However, the rules on eligibility have been adjusted several times. A checklist provided by Employment Security was changed to add a requirement for eligibility that to be judged “high risk,” a doctor must have told the applicant to stay home.
Holden of the IAM said each employee must choose for themselves how to weigh the risk in light of their family’s health concerns and their economic situation.
“The new environmental controls will help — sanitation of the workplace, masks, and gloves, the cleaning of the break areas — but they really have to keep that up,” Holden added. “It’s a monumental task inside our factories with thousands of people. It’s a struggle.”
He said all his members should know that if they cannot be in the workplace due to their health circumstances, they can stay out. And that if they do go to work and find that safety measures aren’t being followed, they can invoke an “imminent danger” clause in their contract and demand that work in their area stop until the safety issue is dealt with.
Disregarding the rules
The calculus of the return to work varied from one individual to another.
The 777 flight line mechanic said financial pressures outweighed his concerns about the virus this week because during the shutdown, like a lot of people navigating the unemployment insurance system, he still hasn’t got a check. “I’ve used all my savings during the shutdown,” he said.
A 777 quality inspector went back Tuesday and promptly decided he wouldn’t go back again until next week. He wasn’t impressed with the new safety regime and took leave without pay on Wednesday. “This is not worth it to me and my family,” he said.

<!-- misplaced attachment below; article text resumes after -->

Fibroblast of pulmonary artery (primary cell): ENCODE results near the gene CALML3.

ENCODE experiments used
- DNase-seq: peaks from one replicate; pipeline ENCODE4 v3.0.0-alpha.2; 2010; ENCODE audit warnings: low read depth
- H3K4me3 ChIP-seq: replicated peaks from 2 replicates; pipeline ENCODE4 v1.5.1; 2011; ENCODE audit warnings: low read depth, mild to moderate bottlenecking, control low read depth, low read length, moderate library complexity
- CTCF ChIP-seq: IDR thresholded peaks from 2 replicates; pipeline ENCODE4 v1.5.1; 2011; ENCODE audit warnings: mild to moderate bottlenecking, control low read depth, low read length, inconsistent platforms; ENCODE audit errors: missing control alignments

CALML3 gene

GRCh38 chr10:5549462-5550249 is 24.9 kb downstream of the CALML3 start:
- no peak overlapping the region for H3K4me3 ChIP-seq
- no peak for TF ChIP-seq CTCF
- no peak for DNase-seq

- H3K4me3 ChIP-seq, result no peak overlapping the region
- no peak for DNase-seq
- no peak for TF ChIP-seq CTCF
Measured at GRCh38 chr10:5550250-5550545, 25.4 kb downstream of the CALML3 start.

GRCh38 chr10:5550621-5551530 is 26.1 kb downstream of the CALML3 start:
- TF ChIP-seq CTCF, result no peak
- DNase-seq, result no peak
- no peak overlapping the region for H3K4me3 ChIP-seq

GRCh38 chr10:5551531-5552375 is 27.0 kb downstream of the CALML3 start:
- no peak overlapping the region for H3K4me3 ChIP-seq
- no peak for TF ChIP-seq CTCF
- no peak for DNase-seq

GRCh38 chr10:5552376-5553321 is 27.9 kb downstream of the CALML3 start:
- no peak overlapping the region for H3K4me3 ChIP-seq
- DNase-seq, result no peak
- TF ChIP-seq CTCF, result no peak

A mechanic on 777 systems installation said the Everett parking lot on Wednesday afternoon was not nearly as full as usual, in part because 787 workers don’t return until Thursday night and others have chosen not to return.
He said many of the safety improvements are good, but was frustrated that although social distancing was exercised on the factory floor, “everyone is still crammed together inside the planes” where he works.
“I wish there wasn’t such a rush to bring us back,” said the systems installer. “No one is buying airplanes right now.”
A mechanic at Boeing’s parts-fabrication plant in Auburn said she felt Boeing had made significant progress there in enhancing safety. The layout of her building was changed to create space for social distancing. The cafeteria was closed and employees asked to take lunch outside.
However, she still feels stressed by the fact that many coworkers are disregarding Boeing’s safety protocols. The masks are difficult to wear all day when working, and can fog up required safety goggles. Some aren’t using them properly and aren’t staying 6 feet apart.
“A lot of this falls on personal responsibility,” she said. “They are not taking it seriously and Boeing isn’t strictly enforcing it.”
That worries her because she has elderly and vulnerable family members in her home. She has talked with them and agreed on taking measures within the home to isolate herself from them.
“But if I hear any whisper of anyone (at work) testing positive for COVID-19, I’m shutting down and going home,” she said.
Chun said that as of Tuesday, in line with with lower infection rates in the Puget Sound region, Boeing is tracking about 35 active COVID-19 cases among 70,000 employees in Washington state. About 100 local employees have recovered and are cleared to return to work.
“This is about continuous learning,” Chun said of the factory safeguards. “We are actively seeking feedback to improve safety.”
Still, given the fear of the virus and the difficulty of maintaining all the health protocols, much will have to go right to keep Boeing’s return to work on track.